LJUBLJANA, Yugoslavia -- Slovenia has paid a bloody pric for the independence it celebrated so passionately last Wednesday with church bells ringing and champagne flowing.
The pain today includes tragedies for families such as that of 26-year-old Edvard Peterkos. Four evenings ago, the sandy-haired young man celebrated independence with his 2 million countrymen in this place about the size of Maryland. A day later, he became one of the first victims of the Yugoslav army's drive to crush the republic's independence.
Called up with most of Slovenia's 70,000-strong territorial defense force, Mr. Peterkos had helped position buses, trucks and other heavy vehicles in the path of tanks heading toward the international airport here. On roads throughout the republic, similar scenes were taking place.
In Trzin, about eight miles from the airport, three tanks were stopped by the barricades.
In the early afternoon, two helicopters suddenly appeared out of TTC the clear sunny skies, ferrying troops in to free the tanks. A fierce battle broke out. One of the helicopters was shot down by a missile from a shoulder-held launcher. Several buses were blown up. Mr.Peterkos was killed by machine-gun fire. His friend, Danilo, broke down crying as he told the story.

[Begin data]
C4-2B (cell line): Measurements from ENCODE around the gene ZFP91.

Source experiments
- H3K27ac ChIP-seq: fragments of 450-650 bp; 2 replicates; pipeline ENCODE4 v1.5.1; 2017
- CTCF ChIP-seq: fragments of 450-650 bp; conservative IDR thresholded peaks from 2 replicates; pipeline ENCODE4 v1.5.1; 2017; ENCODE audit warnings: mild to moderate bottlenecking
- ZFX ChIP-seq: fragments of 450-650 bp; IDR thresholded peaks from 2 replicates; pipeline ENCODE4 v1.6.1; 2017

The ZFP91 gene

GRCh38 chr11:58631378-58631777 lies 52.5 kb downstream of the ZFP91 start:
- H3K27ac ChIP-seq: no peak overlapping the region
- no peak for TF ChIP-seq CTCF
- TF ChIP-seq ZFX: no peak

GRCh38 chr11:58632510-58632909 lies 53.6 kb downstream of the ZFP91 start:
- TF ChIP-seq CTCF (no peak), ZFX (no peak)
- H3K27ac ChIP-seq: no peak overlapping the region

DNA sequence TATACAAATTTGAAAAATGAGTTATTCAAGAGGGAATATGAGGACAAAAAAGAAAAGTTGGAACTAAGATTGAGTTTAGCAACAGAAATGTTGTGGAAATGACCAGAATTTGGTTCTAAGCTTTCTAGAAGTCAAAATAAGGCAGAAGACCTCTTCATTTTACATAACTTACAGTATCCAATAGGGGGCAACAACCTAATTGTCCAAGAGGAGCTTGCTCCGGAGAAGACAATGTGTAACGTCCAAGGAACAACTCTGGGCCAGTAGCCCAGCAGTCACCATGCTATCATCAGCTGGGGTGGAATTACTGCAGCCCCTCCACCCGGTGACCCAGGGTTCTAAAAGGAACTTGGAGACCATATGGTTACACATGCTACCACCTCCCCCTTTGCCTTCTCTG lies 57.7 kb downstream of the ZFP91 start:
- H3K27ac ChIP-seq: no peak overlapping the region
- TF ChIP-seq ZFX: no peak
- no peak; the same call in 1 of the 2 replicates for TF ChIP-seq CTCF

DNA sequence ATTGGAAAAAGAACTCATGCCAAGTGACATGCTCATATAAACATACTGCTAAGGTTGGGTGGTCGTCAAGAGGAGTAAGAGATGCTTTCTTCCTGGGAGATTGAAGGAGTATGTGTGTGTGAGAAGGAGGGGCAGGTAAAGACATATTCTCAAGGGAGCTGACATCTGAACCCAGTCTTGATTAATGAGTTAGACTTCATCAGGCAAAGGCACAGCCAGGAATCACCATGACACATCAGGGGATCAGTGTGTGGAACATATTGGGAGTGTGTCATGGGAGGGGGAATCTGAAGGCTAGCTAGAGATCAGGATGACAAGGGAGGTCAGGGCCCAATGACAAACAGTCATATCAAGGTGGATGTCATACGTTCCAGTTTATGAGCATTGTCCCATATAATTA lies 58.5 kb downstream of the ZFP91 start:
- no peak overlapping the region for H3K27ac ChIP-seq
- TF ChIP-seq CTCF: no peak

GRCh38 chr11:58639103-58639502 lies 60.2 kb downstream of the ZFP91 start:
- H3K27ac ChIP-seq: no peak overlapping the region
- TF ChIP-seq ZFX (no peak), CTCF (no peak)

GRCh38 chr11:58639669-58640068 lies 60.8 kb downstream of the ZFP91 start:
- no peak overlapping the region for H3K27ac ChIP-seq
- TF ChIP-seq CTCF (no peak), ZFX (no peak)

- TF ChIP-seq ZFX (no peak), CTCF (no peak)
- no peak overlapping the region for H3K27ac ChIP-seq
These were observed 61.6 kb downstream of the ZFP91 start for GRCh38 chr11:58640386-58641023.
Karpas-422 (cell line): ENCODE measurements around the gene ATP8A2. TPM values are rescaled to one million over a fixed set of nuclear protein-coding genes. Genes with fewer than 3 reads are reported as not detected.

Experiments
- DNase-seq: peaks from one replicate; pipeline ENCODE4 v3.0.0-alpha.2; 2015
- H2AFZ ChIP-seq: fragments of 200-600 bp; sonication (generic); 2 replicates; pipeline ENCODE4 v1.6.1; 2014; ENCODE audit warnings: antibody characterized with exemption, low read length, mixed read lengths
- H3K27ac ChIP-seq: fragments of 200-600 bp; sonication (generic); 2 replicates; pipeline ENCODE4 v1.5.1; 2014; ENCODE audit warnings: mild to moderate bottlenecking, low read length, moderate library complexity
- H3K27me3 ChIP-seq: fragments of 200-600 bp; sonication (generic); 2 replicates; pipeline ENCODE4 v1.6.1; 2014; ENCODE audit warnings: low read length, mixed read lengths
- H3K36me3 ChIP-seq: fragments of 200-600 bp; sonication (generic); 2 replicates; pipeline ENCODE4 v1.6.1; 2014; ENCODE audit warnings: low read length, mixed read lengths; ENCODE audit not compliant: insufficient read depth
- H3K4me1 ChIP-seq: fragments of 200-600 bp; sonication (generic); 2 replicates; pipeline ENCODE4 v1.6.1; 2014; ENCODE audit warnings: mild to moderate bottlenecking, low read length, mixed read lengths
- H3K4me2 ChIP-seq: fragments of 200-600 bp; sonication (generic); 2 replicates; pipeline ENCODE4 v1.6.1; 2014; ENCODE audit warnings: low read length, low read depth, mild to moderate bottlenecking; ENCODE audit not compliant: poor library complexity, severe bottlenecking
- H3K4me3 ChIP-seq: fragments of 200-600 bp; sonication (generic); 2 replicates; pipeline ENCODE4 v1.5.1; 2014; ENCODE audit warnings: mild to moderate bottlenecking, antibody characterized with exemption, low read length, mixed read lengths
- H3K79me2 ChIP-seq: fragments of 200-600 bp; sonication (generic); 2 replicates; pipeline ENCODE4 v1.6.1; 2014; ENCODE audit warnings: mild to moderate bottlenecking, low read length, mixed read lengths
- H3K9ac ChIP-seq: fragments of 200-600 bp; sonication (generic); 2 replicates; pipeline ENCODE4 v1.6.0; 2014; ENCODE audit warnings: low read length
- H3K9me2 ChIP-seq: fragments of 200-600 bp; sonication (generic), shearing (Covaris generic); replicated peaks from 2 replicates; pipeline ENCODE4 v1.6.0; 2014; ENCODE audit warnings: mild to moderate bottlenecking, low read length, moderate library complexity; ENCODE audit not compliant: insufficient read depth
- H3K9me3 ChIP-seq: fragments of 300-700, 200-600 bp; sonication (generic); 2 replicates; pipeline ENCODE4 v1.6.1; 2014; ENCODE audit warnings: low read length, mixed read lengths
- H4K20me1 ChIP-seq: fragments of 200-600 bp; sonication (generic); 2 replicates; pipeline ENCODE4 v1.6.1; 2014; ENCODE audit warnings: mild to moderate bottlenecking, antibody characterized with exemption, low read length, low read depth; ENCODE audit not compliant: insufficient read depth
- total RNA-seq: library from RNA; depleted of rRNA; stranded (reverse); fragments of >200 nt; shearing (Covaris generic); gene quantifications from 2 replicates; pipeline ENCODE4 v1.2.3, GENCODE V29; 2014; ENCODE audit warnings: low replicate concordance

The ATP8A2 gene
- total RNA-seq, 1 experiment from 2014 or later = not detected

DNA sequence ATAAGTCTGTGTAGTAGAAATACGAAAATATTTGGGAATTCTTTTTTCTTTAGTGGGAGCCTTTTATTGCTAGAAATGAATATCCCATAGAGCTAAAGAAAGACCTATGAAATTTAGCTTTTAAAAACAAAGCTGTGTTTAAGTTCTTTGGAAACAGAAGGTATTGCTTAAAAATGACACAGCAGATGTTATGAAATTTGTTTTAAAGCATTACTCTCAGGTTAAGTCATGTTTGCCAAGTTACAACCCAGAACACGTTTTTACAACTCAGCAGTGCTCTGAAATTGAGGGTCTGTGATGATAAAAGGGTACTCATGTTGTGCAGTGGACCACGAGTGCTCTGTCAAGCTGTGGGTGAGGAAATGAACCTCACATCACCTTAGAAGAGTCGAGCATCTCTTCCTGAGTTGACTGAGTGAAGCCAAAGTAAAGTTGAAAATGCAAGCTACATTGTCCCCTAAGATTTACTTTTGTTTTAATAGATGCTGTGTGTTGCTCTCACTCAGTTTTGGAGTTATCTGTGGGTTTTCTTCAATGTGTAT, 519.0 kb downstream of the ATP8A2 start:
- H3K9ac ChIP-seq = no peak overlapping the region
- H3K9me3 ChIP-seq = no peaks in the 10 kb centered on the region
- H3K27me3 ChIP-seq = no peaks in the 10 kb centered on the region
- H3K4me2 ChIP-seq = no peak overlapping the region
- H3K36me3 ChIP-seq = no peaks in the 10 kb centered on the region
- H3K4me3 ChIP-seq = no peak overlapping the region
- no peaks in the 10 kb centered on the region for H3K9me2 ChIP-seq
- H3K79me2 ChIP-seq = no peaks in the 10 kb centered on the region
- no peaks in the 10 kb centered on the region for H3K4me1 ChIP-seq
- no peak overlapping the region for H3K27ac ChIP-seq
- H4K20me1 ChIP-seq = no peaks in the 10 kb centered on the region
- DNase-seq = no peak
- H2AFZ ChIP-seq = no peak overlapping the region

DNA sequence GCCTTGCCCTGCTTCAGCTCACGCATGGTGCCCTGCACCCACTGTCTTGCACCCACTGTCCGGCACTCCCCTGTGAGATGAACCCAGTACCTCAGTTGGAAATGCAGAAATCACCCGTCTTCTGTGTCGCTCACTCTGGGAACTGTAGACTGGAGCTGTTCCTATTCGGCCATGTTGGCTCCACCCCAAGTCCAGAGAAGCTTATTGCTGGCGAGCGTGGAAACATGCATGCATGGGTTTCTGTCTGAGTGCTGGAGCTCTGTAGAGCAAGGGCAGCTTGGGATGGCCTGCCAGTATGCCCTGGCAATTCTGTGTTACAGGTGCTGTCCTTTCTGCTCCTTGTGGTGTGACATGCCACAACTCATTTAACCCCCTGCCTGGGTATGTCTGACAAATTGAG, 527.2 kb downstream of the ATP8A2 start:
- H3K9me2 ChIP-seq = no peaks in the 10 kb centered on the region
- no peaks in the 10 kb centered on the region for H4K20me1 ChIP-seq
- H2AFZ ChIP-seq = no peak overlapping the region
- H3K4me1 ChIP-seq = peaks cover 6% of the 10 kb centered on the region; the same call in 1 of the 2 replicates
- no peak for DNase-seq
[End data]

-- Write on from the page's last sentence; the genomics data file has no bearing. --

The scenes of horror grew worse. By Friday morning, Yugoslav )) air force ORAO (Eagle) MiGs were being used. At Brnik airport outside Ljubljana, Slovenians stood in open-mouthed disbelief as four MiGs crisscrossed the airport, letting off machine-gun and cannon fire as they swooped down. Four commercial aircraft were damaged. Nine cars in the parking lot were reduced to twisted lumps of metal. Two Austrian photographers died.
The jets moved to free columns of tanks mired near the Austrian border. They screamed through the sky north of Maribor toward the crossing at Gornja Radgona, where civilians and territorial defense units had stopped a column of 17 tanks.
A group of journalists heading to Gornja Radgona was slowed down to a crawl and was guided along side roads and dirt tracks by helpful Slovenian militiamen clutching their Yugoslav-made Red Flag machine guns. Only they knew where to steer friendly cars on side roads, avoiding the barricades set up to block the army's advance.
Had we made our journey an hour later, we would have been at Gornja Radgona -- and could have been dead. The jets strafed a line of civilian cars waiting to cross the border nearby. Several people in the cars, many of them Turkish and Bulgarian guest workers on their way to Germany, are said to have died.
But despite the massive show of strength, Western diplomats and Slovenians were surprised at the poor planning of the Yugoslav forces -- and the success of the Slovenian forces.
"I was stunned that the federal army was so poorly organized," said Danilo Slivnik, a prominent Slovenian editor. "They just came in tankswithout food and water. When the tanks were surrounded, the soldiers became thirsty and hungry. In Maribor in particular, there were some almost insane actions by the local commander, who used rocket fire against one of the border posts, and the soldiers also were shooting indiscriminately in several cities in the area -- at houses, anything."